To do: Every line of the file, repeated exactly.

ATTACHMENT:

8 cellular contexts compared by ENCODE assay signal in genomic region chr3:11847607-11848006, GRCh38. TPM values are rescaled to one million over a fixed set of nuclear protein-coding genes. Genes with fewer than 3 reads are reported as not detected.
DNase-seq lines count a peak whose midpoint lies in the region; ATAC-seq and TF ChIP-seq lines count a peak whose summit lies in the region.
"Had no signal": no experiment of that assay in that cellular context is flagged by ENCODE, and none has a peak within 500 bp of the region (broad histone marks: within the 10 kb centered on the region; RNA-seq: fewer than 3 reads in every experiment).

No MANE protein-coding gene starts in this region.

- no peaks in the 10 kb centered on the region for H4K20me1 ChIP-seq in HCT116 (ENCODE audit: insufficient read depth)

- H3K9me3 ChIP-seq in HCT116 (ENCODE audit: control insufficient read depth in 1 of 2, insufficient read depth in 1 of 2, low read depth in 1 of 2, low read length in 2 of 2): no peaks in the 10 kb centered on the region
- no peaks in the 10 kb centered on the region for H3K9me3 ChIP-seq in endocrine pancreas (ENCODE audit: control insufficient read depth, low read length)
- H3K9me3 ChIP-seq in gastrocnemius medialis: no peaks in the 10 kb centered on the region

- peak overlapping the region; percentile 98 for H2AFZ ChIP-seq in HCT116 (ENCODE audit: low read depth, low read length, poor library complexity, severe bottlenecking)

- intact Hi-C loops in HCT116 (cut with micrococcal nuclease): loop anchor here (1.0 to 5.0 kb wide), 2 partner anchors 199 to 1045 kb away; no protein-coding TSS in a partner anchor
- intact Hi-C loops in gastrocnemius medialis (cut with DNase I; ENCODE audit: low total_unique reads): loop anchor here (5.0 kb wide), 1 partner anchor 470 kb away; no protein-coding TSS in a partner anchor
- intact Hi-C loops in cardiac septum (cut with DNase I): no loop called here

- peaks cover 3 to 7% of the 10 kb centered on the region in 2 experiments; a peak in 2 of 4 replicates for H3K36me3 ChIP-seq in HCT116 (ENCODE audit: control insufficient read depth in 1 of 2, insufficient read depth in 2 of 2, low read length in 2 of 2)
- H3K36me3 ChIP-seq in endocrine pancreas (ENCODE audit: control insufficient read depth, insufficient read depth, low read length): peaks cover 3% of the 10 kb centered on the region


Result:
8 cellular contexts compared by ENCODE assay signal in genomic region chr3:11847607-11848006, GRCh38. TPM values are rescaled to one million over a fixed set of nuclear protein-coding genes. Genes with fewer than 3 reads are reported as not detected.
DNase-seq lines count a peak whose midpoint lies in the region; ATAC-seq and TF ChIP-seq lines count a peak whose summit lies in the region.
"Had no signal": no experiment of that assay in that cellular context is flagged by ENCODE, and none has a peak within 500 bp of the region (broad histone marks: within the 10 kb centered on the region; RNA-seq: fewer than 3 reads in every experiment).

No MANE protein-coding gene starts in this region.

- no peaks in the 10 kb centered on the region for H4K20me1 ChIP-seq in HCT116 (ENCODE audit: insufficient read depth)

- H3K9me3 ChIP-seq in HCT116 (ENCODE audit: control insufficient read depth in 1 of 2, insufficient read depth in 1 of 2, low read depth in 1 of 2, low read length in 2 of 2): no peaks in the 10 kb centered on the region
- no peaks in the 10 kb centered on the region for H3K9me3 ChIP-seq in endocrine pancreas (ENCODE audit: control insufficient read depth, low read length)
- H3K9me3 ChIP-seq in gastrocnemius medialis: no peaks in the 10 kb centered on the region

- peak overlapping the region; percentile 98 for H2AFZ ChIP-seq in HCT116 (ENCODE audit: low read depth, low read length, poor library complexity, severe bottlenecking)

- intact Hi-C loops in HCT116 (cut with micrococcal nuclease): loop anchor here (1.0 to 5.0 kb wide), 2 partner anchors 199 to 1045 kb away; no protein-coding TSS in a partner anchor
- intact Hi-C loops in gastrocnemius medialis (cut with DNase I; ENCODE audit: low total_unique reads): loop anchor here (5.0 kb wide), 1 partner anchor 470 kb away; no protein-coding TSS in a partner anchor
- intact Hi-C loops in cardiac septum (cut with DNase I): no loop called here

- peaks cover 3 to 7% of the 10 kb centered on the region in 2 experiments; a peak in 2 of 4 replicates for H3K36me3 ChIP-seq in HCT116 (ENCODE audit: control insufficient read depth in 1 of 2, insufficient read depth in 2 of 2, low read length in 2 of 2)
- H3K36me3 ChIP-seq in endocrine pancreas (ENCODE audit: control insufficient read depth, insufficient read depth, low read length): peaks cover 3% of the 10 kb centered on the region